How Yoga Can Help You Find Balance During Times of Stress and Uncertainty

5 min read
How Yoga Can Help You Find Balance During Times of Stress and Uncertainty
Inspire Reflect
Uncertainty is part of the human condition, but that doesn't mean that most people find it comfortable. Yoga has tools to help you handle those feelings.
By Ann Pizer , who has been practicing and writing about yoga for over 20 years. Posted on: 13th March 2023

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    We humans like to feel like we know what’s coming. We are most comfortable when we have a map of the next few turns in the road, an inkling of what might be over the next rise. Even when we've laid our best plans, however, we can never be quite sure what the future holds. When the world seems especially unpredictable, our anxiety rises. Uncertainty makes us stressed and unhappy.

    The Benefits of Yoga for Stress and Uncertainty

    When trying to stay balanced on constantly shifting ground, students of yoga do have a bit of an advantage. Many of the lessons, both physical and mental, that come into your life through practicing yoga consistently help you first acknowledge, and then begin to alter, your relationships with uncertainty. Over time, you can start to change your attachments to particular outcomes, which helps you regain your equilibrium when things start to go a bit haywire. 

    Warrior II - Virabhadrasana II

    Techniques for Finding Balance Through Yoga

    Getting Comfortable with Discomfort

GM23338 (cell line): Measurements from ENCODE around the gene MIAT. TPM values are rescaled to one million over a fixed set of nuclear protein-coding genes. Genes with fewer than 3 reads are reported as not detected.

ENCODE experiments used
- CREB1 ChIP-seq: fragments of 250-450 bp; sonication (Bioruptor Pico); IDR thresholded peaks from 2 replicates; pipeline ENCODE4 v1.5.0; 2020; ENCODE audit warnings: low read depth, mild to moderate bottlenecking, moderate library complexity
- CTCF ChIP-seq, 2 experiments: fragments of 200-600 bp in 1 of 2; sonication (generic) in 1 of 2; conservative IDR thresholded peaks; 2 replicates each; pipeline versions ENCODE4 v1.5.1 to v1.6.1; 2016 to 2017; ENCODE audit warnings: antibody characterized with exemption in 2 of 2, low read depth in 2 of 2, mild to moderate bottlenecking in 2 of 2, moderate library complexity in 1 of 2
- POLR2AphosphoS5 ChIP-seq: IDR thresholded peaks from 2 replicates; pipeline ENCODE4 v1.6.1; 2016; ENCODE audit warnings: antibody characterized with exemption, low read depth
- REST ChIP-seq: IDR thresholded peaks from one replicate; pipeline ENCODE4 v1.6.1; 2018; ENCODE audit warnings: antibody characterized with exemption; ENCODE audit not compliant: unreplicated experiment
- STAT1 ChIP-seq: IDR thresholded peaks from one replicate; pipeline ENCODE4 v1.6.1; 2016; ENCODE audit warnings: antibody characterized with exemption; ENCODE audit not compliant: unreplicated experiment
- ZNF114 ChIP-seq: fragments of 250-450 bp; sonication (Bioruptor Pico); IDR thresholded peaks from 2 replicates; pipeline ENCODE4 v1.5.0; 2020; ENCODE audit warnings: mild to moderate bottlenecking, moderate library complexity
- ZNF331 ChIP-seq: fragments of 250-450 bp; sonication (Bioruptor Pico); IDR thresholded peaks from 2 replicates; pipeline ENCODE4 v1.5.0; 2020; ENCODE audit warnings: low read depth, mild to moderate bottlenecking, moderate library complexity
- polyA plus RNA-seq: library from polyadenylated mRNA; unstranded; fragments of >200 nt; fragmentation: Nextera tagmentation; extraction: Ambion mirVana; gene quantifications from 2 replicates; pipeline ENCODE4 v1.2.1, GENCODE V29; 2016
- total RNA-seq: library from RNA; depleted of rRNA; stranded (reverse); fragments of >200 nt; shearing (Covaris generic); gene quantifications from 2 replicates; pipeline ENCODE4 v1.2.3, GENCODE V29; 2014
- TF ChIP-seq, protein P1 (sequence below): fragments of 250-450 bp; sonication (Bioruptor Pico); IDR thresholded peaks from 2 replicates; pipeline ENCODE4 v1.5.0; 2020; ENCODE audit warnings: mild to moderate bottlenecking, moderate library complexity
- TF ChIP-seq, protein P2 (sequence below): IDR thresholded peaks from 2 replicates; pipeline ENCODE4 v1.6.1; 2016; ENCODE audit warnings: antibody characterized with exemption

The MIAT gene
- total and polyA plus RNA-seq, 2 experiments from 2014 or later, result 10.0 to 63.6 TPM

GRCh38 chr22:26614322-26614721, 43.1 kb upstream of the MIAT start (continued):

Staying in a thigh-burning posture like Warrior II a little longer than you’d like isn’t the same as dealing with chaotic life events, but it is a way of training the mind to handle discomfort. When you’ve done something difficult and come out on the other side, you see that it’s possible. Building challenges and successes into your life on a small scale prepares you to deal with larger issue when they inevitably arise.

    Techniques like positive self-talk that work on your mat also work out in the wide world. Most of us don’t choose to be uncomfortable that often, but when we do it in a safe place like a yoga class, we can learn that we are more resilient than we thought.

    Using the Breath to Ground Yourself in the Present

    When the big picture is overwhelming, focus on the little picture. Each breath you take serves as a reminder that you’re still here and that you are ok. In and amongst the feeling of being unsettled, you can still find moments of pleasure and joy. Acknowledge good news, spend time with people who support you, take a moment to lift your face to the sunshine. Deep breathing also calms the nervous system, sending your body signals that you are safe.

    Meditation and Mindfulness

    Sitting for meditation teaches us how to label thoughts and emotions as they arise without latching onto them in that moment. Identifying your discomfort allows you to distance yourself from it just a little bit. The awareness of the observing mind gives you the perspective to be separate from the anxiety you are feeling.

    Yoga Poses for Balance and Stress Reduction